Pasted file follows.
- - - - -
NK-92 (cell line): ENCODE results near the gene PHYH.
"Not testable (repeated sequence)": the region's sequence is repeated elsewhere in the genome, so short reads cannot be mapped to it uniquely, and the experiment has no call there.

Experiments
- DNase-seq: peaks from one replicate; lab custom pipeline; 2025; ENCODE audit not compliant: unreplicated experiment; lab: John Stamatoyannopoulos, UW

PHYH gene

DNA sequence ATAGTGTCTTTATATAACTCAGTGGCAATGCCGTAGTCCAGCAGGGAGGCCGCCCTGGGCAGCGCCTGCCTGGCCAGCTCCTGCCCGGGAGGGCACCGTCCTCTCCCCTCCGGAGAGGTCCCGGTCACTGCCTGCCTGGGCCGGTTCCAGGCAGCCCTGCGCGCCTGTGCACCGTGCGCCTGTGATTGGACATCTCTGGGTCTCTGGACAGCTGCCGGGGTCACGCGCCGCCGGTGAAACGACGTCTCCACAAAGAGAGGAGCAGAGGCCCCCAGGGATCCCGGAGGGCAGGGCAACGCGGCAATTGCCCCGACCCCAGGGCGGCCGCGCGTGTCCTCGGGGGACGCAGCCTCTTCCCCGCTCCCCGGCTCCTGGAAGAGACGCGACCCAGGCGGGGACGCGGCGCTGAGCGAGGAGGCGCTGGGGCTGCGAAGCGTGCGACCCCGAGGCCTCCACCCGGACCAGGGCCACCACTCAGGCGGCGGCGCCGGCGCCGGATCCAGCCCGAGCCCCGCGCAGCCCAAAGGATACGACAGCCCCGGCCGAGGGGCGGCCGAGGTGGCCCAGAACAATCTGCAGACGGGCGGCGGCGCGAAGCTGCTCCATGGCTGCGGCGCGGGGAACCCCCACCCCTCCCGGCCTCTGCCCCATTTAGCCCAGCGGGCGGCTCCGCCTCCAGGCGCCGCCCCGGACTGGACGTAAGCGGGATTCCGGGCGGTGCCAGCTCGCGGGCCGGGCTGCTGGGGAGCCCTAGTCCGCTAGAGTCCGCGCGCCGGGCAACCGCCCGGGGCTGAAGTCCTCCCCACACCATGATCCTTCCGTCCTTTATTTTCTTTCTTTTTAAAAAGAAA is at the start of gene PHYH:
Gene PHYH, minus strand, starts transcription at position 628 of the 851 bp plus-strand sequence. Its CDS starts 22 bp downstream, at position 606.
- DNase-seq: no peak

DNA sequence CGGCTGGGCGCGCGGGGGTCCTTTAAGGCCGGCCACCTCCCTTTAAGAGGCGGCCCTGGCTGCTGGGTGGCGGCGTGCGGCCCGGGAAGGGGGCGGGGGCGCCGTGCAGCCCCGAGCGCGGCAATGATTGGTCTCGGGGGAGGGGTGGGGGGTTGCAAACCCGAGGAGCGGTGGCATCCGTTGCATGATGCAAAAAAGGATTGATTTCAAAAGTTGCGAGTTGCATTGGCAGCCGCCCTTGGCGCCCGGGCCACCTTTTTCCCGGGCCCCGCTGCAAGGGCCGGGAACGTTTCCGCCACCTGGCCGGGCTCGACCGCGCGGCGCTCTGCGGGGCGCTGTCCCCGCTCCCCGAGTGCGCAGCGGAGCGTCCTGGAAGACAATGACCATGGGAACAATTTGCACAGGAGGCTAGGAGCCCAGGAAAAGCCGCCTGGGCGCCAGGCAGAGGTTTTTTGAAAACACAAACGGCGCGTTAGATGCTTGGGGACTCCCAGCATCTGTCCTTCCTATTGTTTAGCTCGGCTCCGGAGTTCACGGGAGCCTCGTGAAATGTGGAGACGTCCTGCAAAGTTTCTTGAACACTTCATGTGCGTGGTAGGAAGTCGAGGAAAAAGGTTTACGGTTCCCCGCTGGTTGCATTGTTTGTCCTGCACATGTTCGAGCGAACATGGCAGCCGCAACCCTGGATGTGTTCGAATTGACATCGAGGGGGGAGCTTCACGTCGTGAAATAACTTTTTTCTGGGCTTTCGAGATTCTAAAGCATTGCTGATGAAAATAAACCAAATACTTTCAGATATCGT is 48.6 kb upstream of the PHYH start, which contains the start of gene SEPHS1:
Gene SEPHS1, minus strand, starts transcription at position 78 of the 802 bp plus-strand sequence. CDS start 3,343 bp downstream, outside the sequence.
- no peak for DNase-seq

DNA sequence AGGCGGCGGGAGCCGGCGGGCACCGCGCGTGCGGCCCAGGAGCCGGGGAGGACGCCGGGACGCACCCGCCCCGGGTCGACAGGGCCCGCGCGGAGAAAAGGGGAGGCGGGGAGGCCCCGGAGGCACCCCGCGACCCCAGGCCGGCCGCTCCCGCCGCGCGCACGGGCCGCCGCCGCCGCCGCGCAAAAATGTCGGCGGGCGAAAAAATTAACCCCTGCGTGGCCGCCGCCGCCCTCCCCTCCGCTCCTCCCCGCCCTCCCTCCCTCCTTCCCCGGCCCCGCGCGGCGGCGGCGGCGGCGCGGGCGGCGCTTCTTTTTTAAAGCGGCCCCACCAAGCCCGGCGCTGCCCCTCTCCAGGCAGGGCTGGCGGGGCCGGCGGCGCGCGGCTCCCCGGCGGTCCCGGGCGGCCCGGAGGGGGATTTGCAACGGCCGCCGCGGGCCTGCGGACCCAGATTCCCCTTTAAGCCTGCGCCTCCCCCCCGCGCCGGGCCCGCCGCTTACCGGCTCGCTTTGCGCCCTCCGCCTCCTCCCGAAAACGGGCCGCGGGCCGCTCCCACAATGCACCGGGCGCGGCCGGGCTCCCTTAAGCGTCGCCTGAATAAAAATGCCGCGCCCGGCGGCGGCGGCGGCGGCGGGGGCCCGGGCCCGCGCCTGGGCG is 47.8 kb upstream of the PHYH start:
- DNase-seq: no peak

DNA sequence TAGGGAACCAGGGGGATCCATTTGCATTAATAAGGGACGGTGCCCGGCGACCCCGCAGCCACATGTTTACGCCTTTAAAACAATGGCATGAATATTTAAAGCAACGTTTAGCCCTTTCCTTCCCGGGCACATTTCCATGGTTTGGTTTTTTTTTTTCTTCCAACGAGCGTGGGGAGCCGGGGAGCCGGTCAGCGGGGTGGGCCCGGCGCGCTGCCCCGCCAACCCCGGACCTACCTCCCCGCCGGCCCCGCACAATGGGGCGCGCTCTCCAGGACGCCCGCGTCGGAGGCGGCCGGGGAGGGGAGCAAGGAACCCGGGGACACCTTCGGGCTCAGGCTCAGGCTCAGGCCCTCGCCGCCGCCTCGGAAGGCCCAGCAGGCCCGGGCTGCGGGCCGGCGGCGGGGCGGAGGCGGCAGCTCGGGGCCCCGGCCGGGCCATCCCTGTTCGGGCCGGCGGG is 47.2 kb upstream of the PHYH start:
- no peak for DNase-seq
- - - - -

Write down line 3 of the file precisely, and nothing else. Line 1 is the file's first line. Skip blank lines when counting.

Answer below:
Experiments